The pinnacle of my frustration was probably when Ishmael, one of the lead characters, drove across the island in a storm. Guterson could have said 'Ishmael drove to his mother's house' and saved me from wanting to throw this book against a wall and stomp on it, but instead, he had to tell us about the car's tires, its engine, where and when Ishmael's father had purchased it, all the scenery he saw along his drive... AGH.
When he actually got on with telling the story, it was okay. The effect of the war, the racial tension - there were sparks of something decent there, and at times his never-ending backstory did seem as though it was enriching things temporarily. The court procedures and whodunnit element were far from compelling, and the callbacks to the characters' previous romantic entanglements left me mostly cold the more they progressed. It also got weirdly sexual for a while in the middle there - best encapsulated in the scene which begins with the defence attorney talking to the widow on the stand, and pauses to discuss said attorney's inability to maintain an erection. Just... what? Why? No.
I appreciate that for those less impatient with descriptive writing, this could potentially be an enjoyable read, but I couldn't in good conscience recommend it to anyone....more
It took me a good long time to become fully immersed in this book, but I'm glad I persevered and stuck with it. I really feel quite fond of it and itsIt took me a good long time to become fully immersed in this book, but I'm glad I persevered and stuck with it. I really feel quite fond of it and its 6,000 characters now. Before this was selected for my in-person book group, I'd only read two of Dickens' books: Oliver Twist, when I was too young to really remember it, and A Christmas Carol, which I found quite dull and a chore to get through. I didn't have the highest of hopes going in to Our Mutual Friend, particularly as the introduction to the Everyman's edition waffles on about how dismal and bleak it is. In actual fact, I found it fairly amusing throughout. It was probably 200 pages in before I fully acclimatised to the language (I'd like to read more Dickens in future, but I think I'd have to do several back to back, because it wasn't easy for me to dip in and out of the Victorian style). Even once I was used to it, it was near enough half way through the book before I stopped keeping half a mind on the other novels I could have been reading instead and really started appreciating it.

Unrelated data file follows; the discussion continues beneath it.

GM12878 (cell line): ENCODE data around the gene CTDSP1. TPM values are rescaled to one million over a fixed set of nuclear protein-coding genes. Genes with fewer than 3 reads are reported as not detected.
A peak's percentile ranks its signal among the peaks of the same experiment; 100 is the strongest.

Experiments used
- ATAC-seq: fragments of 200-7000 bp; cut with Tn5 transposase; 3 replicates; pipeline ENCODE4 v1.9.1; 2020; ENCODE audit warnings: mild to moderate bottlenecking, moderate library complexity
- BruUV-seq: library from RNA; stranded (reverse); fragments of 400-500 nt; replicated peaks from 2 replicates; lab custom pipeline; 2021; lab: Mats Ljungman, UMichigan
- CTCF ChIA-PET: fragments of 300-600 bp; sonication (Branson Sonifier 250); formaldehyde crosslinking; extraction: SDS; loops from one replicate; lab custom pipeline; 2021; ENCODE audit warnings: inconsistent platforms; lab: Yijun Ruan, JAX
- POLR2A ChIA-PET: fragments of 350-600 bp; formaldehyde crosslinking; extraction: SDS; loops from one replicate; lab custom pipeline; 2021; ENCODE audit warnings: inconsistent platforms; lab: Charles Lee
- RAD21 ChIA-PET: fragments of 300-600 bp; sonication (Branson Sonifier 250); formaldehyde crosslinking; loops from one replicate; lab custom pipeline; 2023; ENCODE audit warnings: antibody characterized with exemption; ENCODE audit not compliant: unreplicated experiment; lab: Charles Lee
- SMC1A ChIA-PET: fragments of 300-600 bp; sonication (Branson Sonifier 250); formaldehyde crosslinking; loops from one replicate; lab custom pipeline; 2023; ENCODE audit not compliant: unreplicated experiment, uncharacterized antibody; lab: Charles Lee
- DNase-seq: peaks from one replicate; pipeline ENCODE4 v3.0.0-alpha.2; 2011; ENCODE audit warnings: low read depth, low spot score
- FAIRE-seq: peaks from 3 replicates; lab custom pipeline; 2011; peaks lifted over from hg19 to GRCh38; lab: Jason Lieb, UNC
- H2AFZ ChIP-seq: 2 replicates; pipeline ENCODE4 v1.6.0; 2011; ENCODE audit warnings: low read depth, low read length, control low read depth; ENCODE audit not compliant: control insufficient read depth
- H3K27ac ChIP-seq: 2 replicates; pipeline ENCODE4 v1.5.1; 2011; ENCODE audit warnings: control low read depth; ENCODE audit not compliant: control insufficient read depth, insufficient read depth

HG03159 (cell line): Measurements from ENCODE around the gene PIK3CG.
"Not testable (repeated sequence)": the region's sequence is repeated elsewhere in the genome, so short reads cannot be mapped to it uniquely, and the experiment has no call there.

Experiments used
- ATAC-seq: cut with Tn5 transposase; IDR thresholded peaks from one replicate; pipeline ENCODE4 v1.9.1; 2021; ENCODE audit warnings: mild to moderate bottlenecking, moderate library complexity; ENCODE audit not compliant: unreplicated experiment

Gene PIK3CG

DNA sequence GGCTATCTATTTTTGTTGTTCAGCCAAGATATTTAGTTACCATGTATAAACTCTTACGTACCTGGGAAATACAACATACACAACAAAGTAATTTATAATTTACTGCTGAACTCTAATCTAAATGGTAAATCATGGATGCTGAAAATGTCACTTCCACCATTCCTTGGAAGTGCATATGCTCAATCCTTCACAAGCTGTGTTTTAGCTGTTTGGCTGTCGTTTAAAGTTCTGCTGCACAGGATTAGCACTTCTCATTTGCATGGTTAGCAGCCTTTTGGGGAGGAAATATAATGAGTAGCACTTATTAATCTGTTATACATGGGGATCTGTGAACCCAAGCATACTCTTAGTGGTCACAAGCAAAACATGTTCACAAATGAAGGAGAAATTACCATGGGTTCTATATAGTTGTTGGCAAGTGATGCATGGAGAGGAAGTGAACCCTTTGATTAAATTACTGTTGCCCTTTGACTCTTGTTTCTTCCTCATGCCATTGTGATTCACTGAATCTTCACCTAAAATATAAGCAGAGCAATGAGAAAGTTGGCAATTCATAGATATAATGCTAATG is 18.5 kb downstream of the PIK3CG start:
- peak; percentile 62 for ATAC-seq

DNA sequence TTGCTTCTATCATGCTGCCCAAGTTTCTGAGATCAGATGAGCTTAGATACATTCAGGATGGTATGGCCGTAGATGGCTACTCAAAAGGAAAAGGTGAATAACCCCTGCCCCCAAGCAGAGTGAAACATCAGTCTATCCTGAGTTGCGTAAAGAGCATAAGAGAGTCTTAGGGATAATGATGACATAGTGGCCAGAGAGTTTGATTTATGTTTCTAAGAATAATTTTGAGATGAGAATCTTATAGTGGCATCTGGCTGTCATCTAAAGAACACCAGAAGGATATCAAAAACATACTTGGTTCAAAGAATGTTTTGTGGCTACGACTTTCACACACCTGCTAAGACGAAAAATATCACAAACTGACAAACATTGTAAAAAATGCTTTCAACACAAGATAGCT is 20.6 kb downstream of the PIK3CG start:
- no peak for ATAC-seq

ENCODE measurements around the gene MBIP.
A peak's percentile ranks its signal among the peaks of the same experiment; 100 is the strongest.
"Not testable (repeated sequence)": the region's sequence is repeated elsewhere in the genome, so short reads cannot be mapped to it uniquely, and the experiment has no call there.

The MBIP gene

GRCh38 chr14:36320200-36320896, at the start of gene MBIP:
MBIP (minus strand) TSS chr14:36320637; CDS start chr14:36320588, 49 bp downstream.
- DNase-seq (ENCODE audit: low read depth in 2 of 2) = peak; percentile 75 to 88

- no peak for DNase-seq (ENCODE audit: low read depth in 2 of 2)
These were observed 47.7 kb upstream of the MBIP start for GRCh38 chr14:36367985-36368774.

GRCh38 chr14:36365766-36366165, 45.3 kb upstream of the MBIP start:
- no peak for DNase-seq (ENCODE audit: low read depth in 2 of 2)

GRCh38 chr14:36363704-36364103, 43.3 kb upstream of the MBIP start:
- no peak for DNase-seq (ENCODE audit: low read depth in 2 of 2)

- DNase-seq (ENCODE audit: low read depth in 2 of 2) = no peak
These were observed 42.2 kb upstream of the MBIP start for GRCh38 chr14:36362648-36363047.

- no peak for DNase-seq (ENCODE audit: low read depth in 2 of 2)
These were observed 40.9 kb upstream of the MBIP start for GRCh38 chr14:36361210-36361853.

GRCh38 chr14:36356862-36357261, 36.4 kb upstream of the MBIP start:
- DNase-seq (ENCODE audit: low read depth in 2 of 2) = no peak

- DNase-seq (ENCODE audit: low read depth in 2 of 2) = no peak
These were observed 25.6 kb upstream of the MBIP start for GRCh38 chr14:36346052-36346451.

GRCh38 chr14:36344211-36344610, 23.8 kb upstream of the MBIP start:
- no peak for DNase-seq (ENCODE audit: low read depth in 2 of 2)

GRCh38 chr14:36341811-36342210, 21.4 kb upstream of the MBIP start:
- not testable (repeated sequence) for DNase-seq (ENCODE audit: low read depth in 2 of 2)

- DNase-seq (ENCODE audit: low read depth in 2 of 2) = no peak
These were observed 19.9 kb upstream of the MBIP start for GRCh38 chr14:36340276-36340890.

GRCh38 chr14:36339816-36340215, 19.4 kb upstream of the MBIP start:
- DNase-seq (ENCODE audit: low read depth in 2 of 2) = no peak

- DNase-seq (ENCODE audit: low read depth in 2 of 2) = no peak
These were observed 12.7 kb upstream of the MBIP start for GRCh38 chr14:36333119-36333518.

The characters are broadly drawn - Lizzie is very good, Bella starts off very bad and becomes very good, and there's not a lot of grey in between. But most of the protagonists are so likeable, it's hard not to love the endearing Boffins, cherubic Pa, bewildered Twemlow et al. Many of the secondary characters I found painfully frustrating, though. I'm immensely glad that the dreadful Veneerings and Podsnaps largely faded out after the second book, and wish the same could have been said for the Lammles (whose motivation was never very clear to me - what on earth did they hope to gain by setting up Georgiana and Fledgeby?) and Mrs Wilfer and her daughter Lavinia.
The twist ending certainly took me by surprise, although I don't think it really holds up to any great scrutiny. The romances between Lizzie and Eugene and Bella and John didn't have a great deal of depth, and Headstone and Riderhood made for fairly one-dimensional villains, but that didn't really stop me from loving and loathing them respectively. It's one of those books where, although the happily ever after is mightily convenient if not convincing, I don't begrudge it and am glad for them all.
It's definitely not an easy book to get in to - I was the only member of my group to actually finish it - but I feel very warmly towards it now I'm done, and am confident that I'll try more Dickens in future. (Perhaps not the Everyman editions though. The editor ends the book by praising the Veneerings and Podsnaps as the best characters. There are not words enough in the English language to describe how wrong he is.)...more